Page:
Posted on 27. Sep, 2013 by perspective in Academic Departments, Annual Report, Chemical and Biological Engineering, Economic Impact, Energy Independence, Environment and Sustainability, Issues, Research
When Steenbock and Michel Boudart Professor of Chemical and Biological Engineering James Dumesic looks at a dried corn stalk, he sees the energy embedded within it.
For years, Dumesic and his colleagues have made major contributions to the science and process of converting plant waste into transportation fuel.
And while renewable fuels historically have been the end goal, the researchers now are focusing on a suite of useful chemicals they can create throughout the conversion process. “The biorenewables area has moved from focusing on biofuels to now looking at biochemicals, and we have some very good technologies for making these furan-based chemicals,” says Dumesic.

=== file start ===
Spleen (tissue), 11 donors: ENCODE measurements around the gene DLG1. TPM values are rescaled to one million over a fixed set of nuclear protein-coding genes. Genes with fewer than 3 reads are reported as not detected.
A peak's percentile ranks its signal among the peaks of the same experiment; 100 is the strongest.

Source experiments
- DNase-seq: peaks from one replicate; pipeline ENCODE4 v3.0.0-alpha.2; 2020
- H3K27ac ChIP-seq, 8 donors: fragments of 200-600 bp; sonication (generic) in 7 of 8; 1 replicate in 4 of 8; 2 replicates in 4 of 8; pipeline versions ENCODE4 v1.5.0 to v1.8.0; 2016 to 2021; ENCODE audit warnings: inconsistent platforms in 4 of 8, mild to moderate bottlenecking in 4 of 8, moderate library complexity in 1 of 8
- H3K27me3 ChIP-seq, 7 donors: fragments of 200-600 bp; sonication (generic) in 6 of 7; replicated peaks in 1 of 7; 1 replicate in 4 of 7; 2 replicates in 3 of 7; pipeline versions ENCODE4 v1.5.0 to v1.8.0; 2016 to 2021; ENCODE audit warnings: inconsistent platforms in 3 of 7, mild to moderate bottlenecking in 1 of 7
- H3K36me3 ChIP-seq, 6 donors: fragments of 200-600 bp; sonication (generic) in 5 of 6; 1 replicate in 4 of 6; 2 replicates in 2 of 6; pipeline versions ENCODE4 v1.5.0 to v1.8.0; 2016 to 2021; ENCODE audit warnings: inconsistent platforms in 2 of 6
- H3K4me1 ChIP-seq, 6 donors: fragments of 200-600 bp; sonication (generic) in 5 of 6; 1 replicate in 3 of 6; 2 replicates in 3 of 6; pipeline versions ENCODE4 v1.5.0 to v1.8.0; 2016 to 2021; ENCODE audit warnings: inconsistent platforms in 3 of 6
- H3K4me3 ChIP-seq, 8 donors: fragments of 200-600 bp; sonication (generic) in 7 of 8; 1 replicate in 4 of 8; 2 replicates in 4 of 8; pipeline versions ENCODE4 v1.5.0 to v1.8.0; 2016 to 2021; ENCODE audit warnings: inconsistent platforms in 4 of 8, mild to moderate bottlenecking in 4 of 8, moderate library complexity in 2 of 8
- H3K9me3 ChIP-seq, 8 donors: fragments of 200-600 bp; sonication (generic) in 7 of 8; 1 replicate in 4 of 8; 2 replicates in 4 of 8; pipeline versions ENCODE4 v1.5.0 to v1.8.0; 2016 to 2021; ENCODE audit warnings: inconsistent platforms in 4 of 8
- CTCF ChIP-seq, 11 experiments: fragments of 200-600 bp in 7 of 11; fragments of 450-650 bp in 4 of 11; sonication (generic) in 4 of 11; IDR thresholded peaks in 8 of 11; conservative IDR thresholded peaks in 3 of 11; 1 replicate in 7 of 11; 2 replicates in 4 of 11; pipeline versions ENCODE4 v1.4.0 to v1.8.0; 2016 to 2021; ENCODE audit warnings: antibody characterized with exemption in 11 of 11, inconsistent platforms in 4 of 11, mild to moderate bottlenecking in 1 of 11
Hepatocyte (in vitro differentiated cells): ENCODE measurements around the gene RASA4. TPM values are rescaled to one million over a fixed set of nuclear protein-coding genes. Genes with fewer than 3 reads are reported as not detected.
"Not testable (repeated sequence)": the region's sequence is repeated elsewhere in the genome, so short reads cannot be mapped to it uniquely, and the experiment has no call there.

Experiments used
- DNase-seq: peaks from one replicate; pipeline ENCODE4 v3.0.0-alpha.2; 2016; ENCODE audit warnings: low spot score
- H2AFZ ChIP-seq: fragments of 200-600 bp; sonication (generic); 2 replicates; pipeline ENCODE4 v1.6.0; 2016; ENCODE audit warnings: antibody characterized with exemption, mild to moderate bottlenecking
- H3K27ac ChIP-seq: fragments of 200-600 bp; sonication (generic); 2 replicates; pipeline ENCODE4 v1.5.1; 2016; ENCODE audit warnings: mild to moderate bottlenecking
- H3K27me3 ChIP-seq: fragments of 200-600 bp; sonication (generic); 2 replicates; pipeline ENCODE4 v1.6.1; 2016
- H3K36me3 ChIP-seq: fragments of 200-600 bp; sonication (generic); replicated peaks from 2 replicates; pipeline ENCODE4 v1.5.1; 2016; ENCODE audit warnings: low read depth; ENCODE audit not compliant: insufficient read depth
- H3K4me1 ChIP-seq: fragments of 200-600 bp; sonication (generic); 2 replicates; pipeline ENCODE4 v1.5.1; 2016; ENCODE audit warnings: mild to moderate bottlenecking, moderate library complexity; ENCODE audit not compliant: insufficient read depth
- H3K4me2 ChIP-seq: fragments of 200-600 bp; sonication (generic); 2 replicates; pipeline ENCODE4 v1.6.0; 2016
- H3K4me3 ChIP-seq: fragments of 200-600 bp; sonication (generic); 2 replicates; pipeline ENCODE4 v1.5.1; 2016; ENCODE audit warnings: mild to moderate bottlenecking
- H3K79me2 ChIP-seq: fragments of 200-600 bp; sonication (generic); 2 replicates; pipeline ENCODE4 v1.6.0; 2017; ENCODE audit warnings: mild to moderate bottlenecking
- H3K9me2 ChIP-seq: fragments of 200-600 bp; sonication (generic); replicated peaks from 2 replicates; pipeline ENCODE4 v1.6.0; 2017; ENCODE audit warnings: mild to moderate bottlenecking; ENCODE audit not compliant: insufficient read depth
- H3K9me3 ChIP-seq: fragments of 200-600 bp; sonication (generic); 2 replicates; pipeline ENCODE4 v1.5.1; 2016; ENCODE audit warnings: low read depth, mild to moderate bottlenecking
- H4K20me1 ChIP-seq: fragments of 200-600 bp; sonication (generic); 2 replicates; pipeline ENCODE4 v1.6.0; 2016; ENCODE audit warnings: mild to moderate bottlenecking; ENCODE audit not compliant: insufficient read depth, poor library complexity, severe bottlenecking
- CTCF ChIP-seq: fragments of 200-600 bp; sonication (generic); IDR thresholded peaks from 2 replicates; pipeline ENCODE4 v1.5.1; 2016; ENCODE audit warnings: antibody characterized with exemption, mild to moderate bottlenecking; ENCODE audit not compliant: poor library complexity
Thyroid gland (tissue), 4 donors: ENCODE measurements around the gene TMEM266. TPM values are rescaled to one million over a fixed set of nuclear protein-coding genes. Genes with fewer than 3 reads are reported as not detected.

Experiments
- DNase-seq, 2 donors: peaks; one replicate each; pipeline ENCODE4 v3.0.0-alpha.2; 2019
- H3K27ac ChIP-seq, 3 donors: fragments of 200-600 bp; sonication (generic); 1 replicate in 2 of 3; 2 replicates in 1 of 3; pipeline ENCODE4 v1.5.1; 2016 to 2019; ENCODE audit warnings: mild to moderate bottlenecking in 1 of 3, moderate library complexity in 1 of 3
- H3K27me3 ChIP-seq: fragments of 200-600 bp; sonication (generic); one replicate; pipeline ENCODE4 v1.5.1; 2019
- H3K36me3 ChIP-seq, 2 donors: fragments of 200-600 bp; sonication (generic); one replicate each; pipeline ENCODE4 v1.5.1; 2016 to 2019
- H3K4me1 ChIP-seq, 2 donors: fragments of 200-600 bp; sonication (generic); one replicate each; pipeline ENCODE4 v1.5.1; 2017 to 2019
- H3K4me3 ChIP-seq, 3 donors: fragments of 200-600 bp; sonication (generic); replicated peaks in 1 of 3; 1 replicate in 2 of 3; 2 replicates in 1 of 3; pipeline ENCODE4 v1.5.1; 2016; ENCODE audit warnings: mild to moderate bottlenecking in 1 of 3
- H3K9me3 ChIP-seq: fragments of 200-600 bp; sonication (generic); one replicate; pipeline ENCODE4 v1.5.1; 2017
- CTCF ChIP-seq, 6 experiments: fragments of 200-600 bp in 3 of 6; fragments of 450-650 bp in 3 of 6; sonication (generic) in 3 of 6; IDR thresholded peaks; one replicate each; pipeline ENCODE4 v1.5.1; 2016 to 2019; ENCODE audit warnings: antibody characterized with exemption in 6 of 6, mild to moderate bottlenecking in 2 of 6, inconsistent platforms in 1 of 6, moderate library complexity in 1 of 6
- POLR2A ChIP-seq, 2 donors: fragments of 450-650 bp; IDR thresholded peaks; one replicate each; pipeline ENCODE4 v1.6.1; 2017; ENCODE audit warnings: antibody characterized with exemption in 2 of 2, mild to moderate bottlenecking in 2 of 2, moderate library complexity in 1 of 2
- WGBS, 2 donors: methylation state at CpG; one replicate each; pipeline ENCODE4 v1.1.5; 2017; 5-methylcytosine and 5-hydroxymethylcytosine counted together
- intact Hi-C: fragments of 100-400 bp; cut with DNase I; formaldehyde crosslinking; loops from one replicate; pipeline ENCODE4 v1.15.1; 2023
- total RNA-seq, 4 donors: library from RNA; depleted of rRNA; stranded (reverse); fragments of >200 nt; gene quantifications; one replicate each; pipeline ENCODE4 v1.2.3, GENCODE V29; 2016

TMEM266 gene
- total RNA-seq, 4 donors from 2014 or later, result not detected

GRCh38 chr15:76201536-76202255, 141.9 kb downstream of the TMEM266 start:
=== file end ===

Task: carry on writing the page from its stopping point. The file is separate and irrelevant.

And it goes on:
Recently, for example, his group demonstrated an efficient process for simultaneously converting two differing components of plant biomass into either furfural or levulinic acid, which are valuable non-petroleum-based commodity chemicals. In the United States, furfural is used to manufacture everything from plastics to pesticides—yet manufacturers import it almost exclusively from China—and levulinic acid is a value-added biochemical used to make solvents, monomers for the polymer industry, and fuel additives.
Now, Dumesic and colleagues at Iowa State University have founded Glucan Biorenewables to take advantage of sustainable processes they have developed for converting plant sugars into furan derivatives. The company aims to be a reliable U.S. source for such chemicals.
The team, which includes Brent Shanks, an Iowa State professor of chemical and biological engineering; Peter Keeling, the Iowa State National Science Foundation Engineering Research Centerfor Biorenewable Chemicals innovation director; and CEO Victoria Gonzalez, received grants from the NSF Small Business Innovation Research program and the state of Iowa. Currently, the group is raising funds to conduct pre-pilot testing and is seeking venture capital funding for a pilot plant.